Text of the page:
sheet2graph command-line program

Ep.1 - Introduction, repo features and environment

17 minutes

We explain how the project will be structured and what we are trying to accomplish.

• Settings up the project
• Configuring a virtual environment
• Making a simple command that outputs a string


• Source code in Github

• Virtual environment documentation

• Makefile tutorial

Clone the repository

git clone

and get the episode branch

In every episode on the top-right corner of the screen you can see the command to switch to the branch.
Get the first episode code with
git checkout load_csv


Ep.1 - Introduction, repo features and environment(17 minutes)

git checkout load_csv

We explain how the project will be structured and what we are trying to accomplish.

• Settings up the project
• Configuring a virtual environment
• Making a simple command that outputs a string

Ep.2 - Loading csv files(8 minutes)

git checkout load_csv

We create a Virtual environment and setup the project.

• Organizing commands with a Makefile
• Creating our Virtualenv
• Installing packages
• Using requirements.txt
• git branching

Ep.3 - First graphs(19 minutes)

git checkout first_graphs

We save out first graph from the spreadsheet data.

• Installing Plotly to generate graphs
• Pip freeze requirements
• Solving dependency problems
• Using Pandas to do simple data processing

Ep.4 - Saving in a folder(5 minutes)

git checkout save_in_folder

We will create a folder to save our image to.

• Saving the image in a folder programmatically
• Using Pathlib
• Add folder to .gitignore

Ep.5 - First commandline options(19 minutes)

git checkout first_options

We will add our first command line flags/options.

• Using argparse to parse commandline arguments and generate help
• Optional and required flags
• Add input file and graph type options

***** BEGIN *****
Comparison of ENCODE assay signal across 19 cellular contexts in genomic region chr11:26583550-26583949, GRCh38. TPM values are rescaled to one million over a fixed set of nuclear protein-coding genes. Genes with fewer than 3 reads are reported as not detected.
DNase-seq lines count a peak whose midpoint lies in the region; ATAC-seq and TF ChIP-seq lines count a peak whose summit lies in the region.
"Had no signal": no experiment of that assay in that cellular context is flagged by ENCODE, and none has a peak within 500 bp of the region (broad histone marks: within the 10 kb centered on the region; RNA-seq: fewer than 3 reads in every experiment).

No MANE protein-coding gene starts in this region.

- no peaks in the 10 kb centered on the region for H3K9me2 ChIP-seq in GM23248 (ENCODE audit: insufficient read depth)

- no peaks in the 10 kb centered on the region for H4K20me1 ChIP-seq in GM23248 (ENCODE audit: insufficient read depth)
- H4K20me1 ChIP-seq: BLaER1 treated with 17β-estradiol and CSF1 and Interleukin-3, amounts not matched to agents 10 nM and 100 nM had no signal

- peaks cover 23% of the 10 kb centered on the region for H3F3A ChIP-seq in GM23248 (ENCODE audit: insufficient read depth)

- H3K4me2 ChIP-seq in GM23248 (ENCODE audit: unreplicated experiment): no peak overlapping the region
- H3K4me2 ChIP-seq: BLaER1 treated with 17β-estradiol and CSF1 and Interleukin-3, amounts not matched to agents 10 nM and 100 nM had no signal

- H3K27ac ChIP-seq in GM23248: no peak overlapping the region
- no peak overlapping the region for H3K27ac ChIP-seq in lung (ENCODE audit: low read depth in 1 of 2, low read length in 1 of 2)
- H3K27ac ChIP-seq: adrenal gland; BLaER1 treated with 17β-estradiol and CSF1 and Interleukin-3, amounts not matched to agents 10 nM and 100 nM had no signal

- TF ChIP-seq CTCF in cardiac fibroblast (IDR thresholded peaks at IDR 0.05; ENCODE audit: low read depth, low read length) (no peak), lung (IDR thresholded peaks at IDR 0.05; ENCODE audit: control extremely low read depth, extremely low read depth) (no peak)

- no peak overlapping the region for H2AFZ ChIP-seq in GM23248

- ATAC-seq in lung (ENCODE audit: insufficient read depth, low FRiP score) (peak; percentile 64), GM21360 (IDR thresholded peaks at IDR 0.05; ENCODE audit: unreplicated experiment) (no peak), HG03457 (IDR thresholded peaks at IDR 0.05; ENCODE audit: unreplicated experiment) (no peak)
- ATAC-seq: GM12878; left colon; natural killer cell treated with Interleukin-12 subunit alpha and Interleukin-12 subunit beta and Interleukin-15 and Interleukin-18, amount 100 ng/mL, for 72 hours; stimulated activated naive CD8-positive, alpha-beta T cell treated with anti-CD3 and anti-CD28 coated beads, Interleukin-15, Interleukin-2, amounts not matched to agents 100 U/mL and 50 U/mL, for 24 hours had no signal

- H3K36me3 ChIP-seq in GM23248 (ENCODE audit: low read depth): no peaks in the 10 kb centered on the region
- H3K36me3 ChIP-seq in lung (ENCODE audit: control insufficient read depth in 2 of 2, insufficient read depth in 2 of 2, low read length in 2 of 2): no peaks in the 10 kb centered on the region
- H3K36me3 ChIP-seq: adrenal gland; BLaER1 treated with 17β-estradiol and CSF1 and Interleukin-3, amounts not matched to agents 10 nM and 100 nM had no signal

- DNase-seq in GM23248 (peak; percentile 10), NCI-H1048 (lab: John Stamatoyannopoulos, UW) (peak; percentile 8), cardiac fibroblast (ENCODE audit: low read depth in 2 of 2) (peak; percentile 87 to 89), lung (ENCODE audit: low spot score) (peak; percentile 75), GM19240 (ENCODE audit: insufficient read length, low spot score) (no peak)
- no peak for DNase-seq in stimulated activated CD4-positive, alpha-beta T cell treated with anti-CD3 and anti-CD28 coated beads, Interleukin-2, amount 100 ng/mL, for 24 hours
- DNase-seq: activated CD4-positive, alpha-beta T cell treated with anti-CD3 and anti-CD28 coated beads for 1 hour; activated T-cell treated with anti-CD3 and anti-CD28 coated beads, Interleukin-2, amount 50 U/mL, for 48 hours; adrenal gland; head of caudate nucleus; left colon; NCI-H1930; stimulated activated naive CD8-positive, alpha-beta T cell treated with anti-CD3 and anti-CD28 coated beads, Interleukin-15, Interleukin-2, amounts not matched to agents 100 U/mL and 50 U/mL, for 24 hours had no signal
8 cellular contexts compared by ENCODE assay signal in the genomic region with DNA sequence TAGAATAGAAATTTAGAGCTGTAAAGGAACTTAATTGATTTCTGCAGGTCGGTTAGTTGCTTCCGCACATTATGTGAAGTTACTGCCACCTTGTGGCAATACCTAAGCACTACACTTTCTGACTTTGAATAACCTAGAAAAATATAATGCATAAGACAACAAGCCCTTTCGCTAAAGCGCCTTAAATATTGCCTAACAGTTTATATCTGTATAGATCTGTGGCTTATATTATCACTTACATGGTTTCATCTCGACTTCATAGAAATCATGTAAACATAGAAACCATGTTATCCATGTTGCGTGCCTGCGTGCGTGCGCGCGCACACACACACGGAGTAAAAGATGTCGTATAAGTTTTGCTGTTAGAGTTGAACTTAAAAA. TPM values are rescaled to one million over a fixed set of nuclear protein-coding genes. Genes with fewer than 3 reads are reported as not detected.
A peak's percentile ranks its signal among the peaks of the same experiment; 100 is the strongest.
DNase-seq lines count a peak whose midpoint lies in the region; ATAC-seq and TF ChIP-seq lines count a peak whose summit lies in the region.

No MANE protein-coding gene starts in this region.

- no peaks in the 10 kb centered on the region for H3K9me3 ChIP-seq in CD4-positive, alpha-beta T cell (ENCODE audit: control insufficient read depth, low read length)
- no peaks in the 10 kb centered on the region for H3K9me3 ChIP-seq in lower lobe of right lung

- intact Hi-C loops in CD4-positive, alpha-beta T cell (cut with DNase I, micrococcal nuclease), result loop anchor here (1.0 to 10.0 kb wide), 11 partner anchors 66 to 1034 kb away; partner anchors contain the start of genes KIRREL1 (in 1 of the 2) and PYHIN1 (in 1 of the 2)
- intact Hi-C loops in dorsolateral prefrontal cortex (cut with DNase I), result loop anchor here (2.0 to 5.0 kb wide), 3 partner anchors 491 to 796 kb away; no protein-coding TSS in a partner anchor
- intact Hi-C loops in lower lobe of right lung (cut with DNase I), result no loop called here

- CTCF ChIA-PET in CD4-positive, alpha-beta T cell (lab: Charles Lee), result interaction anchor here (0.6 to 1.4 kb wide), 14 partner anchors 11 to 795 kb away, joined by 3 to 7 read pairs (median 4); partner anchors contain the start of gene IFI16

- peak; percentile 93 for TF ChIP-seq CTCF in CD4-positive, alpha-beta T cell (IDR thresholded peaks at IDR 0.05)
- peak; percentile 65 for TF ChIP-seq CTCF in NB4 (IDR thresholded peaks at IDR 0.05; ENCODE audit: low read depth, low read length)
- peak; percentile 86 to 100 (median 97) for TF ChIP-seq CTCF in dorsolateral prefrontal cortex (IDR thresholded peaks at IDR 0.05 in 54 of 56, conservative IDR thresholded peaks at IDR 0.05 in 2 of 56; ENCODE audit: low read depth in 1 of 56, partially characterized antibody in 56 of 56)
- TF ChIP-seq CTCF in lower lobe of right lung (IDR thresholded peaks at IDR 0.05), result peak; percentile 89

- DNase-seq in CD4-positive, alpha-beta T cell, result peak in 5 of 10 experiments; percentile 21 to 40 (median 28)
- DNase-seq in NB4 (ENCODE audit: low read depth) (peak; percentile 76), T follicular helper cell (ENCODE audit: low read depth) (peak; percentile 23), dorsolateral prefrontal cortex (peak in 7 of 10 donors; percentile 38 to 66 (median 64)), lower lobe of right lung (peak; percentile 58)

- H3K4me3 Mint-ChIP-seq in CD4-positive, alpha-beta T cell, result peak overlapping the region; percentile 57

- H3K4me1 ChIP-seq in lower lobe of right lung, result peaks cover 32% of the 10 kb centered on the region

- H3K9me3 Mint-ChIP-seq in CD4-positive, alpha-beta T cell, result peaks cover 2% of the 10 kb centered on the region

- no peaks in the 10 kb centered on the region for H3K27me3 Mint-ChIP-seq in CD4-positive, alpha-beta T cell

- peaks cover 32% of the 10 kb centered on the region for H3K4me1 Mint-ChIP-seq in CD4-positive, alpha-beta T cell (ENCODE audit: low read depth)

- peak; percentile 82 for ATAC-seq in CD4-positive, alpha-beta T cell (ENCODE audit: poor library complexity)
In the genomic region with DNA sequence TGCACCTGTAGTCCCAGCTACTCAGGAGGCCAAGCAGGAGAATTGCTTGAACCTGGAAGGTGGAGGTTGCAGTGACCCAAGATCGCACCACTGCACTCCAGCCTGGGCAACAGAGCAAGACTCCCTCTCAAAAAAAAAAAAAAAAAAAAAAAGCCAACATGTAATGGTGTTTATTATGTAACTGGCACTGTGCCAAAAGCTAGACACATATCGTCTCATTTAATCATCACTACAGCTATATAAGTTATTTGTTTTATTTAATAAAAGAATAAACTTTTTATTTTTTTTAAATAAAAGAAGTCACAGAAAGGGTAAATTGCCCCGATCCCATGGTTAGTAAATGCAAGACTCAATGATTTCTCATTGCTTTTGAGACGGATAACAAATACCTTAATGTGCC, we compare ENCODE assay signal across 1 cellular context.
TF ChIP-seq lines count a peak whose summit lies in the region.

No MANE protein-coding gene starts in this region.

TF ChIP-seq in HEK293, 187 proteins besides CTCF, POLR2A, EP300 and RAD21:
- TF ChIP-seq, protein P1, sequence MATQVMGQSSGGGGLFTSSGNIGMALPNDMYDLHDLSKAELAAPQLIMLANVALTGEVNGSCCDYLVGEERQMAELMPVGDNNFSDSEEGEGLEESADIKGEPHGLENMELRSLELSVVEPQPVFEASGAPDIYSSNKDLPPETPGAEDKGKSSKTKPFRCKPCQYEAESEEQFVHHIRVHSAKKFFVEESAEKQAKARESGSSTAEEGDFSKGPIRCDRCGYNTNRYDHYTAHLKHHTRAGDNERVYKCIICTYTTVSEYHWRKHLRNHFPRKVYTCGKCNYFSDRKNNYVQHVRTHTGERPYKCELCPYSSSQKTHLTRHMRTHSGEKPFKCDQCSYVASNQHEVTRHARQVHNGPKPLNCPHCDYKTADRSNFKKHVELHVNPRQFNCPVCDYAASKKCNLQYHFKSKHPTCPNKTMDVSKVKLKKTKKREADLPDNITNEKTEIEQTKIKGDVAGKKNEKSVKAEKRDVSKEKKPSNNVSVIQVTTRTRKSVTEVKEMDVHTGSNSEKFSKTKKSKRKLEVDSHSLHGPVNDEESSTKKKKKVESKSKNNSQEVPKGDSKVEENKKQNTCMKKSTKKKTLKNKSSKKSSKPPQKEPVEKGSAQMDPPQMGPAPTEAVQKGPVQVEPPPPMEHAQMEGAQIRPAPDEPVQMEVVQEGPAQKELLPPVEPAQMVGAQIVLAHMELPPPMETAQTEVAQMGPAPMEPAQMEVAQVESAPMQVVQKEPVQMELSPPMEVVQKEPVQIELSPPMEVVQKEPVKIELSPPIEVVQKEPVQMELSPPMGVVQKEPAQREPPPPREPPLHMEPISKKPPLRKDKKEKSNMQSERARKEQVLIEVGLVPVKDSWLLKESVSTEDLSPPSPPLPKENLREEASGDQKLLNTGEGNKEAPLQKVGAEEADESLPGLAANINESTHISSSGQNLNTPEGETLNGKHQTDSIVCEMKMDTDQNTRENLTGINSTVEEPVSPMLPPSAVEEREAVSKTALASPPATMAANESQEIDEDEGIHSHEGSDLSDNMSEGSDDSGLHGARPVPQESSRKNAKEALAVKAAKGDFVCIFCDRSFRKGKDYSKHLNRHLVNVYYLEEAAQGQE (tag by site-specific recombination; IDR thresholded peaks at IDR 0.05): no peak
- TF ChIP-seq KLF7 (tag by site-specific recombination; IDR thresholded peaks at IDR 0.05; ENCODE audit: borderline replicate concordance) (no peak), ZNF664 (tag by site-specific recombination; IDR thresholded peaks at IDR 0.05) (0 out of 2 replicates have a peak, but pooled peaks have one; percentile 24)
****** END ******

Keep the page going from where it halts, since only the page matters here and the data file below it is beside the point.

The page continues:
• Graph different graph types
• autogenerated help

Ep.6 - Output options(22 minutes)

git checkout output_options

Here we add an option for different output locations.

• Using argparse to parse commandline arguments and generate help
• Combine options to output with a filename and with a folder
• Precendence of command flags

Ep.7 - Output format(13 minutes)

git checkout output_format

We add Scalable Vector Graphics (SVG) output support.

• Add several output formats (svg, jpg, png) to our command

Ep.8 - Generated image size(6 minutes)

git checkout output_size

We will add output options to specify the size of the generated graphs.

• New option for output size
• Default and custom graph sizes

Ep.9 - Refactoring and type checking(22 minutes)

git checkout refactor_and_types

We start refactoring what we have until now, and add type annotations.

• Add basic annotations to functions
• Use Typeguard to enforce the annotations at runtime
• Annotations as a kind of documentation
• Add a new type of graph: the scatter graph

Ep.10 - Reading excel files(16 minutes)

git checkout read_excel

We will add support for Excel files (.xlsx).

• add dependencies: Openpyxl and Xlrd for Excel support
• Fix type errors

Ep.11 - Reading a file from Google Drive(15 minutes)

git checkout read_gdrive

In addition to a local file (.csv, .xlsx), we accept a Google Drive public document as input.

• Parsing the url address of the Google Drive document
• Adding the input option transparently for the user

Ep.12 - First tests(16 minutes)

git checkout first_tests

We will setup testing in our project to check the features we implemented.

• The unittest module in Python
• Add a test target to the Makefile
• Test loaders
• Assertions in testing
• Adding tests cache to .gitignore

Ep.13 - Testing helpers(16 minutes)

git checkout testing_helpers

Once we have the infrastructure for testing, we will write a few helpers to make the tests more concise and easier to write.

• Setup and teardown in a test suite
• Using Shutil to deal with filesystem operations
• Checking that a file is created in a specific path
• Checking the size of an image with PIL
• Running a command line application from a test

Ep.14 - Writing tests(32 minutes)

git checkout tests_implementation

After the testing infrastructure and helpers are ready, we are writing the tests for our commandline application.

• Testing input files
• Testing location of output files